The Kensington Review

8 December 2004

Latest Commentary:

Intelligence Reform Bill Finally Brought to a Vote -- At long last, the 108th Congress is voting on an Intelligence Reform Bill. Delayed by electoral politics, the bill almost didnít make it out of conference committee because of rancorous obstruction. However, it wasnít Democrats who were holding up the presidentís bill. The hold-up was an internal GOP matter and may be the shape of things to come. With strong majorities in both houses, the Republicans may wind up being their own opposition.

Hamid Karzai Inaugurated as Afghan President -- Some jobs arenít worth having, doomed to failure from the beginning. President of Afghanistan isnít quite in that category, but it is awfully close. Hamid Karzai, chosen by the occupation forces and then duly chosen in a badly flawed yet accepted election by the people, has a tough term ahead. Against him are geography, history, economic and cultural factors. Quite what he has in his favor is far less tangible.

US Worker Productivity Increases More Slowly -- Productivity is a virtue in life. In economics, it is more of a mixed blessing. Productivity to the disciples of the dismal science understand the term to mean output per worker. When productivity rises, more is getting done with the same (or fewer) number of workers. Simple enough, but it does mean that slower productivity growth in the current environment is a good thing. It means more jobs. It is also bad; it means higher costs to business.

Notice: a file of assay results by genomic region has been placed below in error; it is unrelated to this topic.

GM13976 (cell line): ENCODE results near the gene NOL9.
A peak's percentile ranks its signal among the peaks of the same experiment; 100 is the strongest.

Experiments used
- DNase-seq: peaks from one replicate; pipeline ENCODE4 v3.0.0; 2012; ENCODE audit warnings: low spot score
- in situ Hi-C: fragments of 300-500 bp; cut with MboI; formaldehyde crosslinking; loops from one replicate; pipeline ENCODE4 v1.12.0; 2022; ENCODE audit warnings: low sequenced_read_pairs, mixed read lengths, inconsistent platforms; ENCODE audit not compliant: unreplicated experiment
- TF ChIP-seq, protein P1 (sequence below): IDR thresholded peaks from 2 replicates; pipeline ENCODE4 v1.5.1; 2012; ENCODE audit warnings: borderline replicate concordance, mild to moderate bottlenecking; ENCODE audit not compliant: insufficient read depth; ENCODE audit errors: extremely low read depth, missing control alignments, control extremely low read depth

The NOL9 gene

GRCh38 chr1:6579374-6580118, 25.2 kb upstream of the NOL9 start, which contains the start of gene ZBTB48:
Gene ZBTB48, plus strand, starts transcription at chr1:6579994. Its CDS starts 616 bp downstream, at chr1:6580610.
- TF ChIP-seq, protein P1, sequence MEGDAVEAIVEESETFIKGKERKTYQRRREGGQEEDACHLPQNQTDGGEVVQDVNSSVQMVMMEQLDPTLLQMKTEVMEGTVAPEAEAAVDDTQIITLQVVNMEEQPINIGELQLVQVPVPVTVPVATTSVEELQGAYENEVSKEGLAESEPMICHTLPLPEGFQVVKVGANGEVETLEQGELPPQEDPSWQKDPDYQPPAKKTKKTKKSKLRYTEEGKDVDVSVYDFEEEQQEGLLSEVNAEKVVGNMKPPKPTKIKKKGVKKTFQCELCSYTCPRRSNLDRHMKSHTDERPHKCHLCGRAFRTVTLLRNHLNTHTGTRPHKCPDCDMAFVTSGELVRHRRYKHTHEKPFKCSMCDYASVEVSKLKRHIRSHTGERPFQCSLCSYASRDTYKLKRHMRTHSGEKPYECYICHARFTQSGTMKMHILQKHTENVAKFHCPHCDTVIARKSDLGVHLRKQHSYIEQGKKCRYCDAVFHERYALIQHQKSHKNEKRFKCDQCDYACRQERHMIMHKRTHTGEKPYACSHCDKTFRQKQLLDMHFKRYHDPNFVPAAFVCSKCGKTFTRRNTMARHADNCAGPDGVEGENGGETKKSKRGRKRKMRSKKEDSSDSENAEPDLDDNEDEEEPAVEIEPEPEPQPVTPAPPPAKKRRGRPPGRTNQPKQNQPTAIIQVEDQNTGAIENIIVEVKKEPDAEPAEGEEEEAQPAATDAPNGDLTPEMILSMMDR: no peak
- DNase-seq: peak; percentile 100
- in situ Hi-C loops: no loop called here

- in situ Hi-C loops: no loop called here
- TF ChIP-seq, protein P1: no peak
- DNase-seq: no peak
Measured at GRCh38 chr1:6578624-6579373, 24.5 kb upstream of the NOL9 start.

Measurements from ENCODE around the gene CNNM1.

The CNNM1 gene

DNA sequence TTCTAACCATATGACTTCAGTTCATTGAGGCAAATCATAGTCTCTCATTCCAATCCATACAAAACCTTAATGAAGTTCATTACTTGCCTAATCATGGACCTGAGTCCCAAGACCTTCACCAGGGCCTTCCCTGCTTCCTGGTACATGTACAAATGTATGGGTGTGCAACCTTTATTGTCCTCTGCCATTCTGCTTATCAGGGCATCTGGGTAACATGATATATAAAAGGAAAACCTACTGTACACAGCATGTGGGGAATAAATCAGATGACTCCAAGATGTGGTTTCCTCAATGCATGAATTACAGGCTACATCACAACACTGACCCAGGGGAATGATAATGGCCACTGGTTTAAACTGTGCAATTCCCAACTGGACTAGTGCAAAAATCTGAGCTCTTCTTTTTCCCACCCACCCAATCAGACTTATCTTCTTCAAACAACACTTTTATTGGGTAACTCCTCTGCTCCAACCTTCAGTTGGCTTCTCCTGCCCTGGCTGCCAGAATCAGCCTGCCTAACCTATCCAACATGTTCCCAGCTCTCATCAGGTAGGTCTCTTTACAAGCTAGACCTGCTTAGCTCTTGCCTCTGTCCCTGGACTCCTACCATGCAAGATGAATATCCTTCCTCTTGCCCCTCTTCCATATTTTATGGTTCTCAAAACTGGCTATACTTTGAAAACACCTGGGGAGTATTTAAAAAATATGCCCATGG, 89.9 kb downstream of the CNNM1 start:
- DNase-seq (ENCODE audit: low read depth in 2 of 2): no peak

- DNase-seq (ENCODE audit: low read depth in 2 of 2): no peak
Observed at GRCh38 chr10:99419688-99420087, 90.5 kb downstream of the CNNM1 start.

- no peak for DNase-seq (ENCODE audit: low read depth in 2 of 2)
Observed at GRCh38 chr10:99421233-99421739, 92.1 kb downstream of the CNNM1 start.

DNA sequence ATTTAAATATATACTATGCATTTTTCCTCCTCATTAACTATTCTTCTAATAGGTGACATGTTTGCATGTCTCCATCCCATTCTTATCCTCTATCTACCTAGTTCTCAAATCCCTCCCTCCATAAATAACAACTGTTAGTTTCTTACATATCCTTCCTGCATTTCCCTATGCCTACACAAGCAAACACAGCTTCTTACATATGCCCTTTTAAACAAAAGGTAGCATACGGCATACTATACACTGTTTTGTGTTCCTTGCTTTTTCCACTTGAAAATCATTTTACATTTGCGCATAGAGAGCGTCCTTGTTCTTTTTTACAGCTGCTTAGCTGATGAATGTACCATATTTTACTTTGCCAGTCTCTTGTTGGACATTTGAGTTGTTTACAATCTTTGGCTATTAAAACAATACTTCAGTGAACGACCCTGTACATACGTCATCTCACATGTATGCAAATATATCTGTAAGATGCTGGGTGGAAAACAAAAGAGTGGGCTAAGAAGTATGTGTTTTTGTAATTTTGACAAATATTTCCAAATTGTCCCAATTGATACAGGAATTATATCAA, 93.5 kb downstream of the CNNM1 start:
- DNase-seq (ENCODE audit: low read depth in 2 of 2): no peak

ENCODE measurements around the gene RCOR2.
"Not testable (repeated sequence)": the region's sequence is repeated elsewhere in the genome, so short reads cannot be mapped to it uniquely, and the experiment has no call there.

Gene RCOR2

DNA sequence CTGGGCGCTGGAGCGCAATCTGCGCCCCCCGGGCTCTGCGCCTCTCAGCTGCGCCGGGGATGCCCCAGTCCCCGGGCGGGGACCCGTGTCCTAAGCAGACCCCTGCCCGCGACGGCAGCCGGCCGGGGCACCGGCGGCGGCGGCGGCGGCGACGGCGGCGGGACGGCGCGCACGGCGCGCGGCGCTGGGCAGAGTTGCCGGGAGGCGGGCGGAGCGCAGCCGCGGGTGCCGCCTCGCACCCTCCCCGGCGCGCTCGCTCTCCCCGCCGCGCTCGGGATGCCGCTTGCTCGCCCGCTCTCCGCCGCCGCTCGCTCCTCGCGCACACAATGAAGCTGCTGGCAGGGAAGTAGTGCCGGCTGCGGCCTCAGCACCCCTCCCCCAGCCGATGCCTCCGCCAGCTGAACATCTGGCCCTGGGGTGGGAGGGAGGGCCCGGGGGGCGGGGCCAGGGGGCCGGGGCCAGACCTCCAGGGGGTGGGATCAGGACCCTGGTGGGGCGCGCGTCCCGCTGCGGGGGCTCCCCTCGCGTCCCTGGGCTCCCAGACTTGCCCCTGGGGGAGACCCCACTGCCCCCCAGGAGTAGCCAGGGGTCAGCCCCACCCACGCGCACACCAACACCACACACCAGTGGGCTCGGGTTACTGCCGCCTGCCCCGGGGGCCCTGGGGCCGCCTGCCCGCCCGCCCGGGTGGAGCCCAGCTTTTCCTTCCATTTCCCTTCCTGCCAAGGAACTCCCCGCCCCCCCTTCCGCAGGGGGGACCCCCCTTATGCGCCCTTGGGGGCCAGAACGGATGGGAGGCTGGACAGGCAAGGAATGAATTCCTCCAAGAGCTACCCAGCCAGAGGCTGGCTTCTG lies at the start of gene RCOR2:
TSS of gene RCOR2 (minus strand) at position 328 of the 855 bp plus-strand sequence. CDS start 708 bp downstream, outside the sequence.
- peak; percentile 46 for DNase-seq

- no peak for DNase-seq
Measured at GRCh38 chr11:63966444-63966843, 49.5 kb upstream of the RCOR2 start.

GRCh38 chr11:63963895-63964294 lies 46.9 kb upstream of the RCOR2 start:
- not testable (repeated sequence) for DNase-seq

Cat Earns MBA Online, Pennsylvania Sues ďUniversityĒ -- Colby Nolan applied for a bachelorís degree from Trinity Southern University, an online institution of higher learning. The university awarded Colby an executive MBA after receiving a $299 payment and reviewing Colbyís resume, which included experience like baby-sitting and retail management. A transcript showed a GPA of 3.5 with coursework despite the fact that university offers no classes. Unfortunately for the people at TSU, Colby Nolan is a 6-year-old cat owned by Pennsylvania Attorney General Jerry Pappert. A lawsuit has been filed.



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